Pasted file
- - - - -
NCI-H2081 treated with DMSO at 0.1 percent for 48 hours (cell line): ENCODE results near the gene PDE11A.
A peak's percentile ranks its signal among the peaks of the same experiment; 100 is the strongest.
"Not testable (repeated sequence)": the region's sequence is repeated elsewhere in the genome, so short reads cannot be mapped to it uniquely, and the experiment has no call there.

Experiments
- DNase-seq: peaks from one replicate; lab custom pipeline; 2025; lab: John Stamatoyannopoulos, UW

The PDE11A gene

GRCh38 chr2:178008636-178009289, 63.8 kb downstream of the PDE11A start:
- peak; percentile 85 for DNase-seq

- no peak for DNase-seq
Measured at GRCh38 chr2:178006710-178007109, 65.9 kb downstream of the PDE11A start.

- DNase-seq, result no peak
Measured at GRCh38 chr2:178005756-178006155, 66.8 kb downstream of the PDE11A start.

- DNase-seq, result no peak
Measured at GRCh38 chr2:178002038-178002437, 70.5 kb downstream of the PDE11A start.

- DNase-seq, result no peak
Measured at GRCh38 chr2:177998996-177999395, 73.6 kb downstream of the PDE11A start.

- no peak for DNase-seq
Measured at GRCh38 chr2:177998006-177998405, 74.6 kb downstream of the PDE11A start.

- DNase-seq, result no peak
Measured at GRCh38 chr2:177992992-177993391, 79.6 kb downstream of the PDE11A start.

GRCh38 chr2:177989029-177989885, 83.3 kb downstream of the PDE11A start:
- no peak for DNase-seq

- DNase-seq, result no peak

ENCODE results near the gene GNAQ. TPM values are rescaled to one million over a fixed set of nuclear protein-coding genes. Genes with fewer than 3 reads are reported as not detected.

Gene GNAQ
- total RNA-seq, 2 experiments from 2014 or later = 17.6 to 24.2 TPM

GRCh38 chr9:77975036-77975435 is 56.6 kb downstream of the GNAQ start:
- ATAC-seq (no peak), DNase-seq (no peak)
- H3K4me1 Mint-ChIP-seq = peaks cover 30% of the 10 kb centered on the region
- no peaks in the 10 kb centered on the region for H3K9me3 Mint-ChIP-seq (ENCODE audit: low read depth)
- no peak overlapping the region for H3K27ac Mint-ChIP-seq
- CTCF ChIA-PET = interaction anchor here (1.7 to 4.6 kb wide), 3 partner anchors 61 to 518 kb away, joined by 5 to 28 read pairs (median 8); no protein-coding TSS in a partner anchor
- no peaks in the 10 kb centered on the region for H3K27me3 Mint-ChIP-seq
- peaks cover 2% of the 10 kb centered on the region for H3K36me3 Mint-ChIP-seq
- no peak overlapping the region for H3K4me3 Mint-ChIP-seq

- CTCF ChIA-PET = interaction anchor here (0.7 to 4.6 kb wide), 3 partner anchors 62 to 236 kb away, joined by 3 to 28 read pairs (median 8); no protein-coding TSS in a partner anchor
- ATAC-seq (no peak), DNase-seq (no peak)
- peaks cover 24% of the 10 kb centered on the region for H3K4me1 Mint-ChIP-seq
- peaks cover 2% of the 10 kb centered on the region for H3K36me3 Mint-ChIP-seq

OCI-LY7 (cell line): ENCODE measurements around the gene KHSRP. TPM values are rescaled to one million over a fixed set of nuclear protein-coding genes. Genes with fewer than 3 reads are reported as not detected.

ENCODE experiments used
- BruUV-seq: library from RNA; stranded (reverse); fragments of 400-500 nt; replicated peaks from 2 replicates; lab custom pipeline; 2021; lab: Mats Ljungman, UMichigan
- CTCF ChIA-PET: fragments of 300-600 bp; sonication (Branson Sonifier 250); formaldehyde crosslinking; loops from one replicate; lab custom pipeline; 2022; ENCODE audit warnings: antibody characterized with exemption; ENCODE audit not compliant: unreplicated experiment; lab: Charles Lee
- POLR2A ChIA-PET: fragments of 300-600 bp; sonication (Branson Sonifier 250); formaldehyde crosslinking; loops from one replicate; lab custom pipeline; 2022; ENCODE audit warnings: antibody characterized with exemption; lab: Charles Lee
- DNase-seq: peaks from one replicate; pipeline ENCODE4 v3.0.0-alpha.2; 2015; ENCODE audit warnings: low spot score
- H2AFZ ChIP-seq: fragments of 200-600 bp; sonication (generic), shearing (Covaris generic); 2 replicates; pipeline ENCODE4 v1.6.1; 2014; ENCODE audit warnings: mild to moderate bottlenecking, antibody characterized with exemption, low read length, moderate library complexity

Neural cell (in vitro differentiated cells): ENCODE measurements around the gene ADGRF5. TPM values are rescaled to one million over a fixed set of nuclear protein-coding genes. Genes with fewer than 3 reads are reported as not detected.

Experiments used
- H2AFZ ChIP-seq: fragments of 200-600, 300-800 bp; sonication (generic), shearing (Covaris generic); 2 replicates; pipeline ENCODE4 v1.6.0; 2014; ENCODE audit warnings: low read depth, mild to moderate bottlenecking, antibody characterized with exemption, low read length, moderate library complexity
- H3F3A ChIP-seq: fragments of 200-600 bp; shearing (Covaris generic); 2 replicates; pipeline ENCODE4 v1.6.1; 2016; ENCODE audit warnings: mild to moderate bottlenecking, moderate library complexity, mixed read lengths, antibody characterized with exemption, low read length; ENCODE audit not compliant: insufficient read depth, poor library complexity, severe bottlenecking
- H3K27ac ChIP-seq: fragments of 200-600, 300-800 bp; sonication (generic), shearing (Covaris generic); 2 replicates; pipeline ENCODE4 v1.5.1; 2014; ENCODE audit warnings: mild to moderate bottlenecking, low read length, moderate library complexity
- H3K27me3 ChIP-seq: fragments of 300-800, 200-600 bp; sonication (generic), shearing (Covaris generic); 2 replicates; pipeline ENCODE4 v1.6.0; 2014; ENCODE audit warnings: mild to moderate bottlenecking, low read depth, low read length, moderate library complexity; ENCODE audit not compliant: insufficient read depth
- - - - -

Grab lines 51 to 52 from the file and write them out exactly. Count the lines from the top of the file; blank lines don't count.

- H3K27ac ChIP-seq: fragments of 200-600, 300-800 bp; sonication (generic), shearing (Covaris generic); 2 replicates; pipeline ENCODE4 v1.5.1; 2014; ENCODE audit warnings: mild to moderate bottlenecking, low read length, moderate library complexity
- H3K27me3 ChIP-seq: fragments of 300-800, 200-600 bp; sonication (generic), shearing (Covaris generic); 2 replicates; pipeline ENCODE4 v1.6.0; 2014; ENCODE audit warnings: mild to moderate bottlenecking, low read depth, low read length, moderate library complexity; ENCODE audit not compliant: insufficient read depth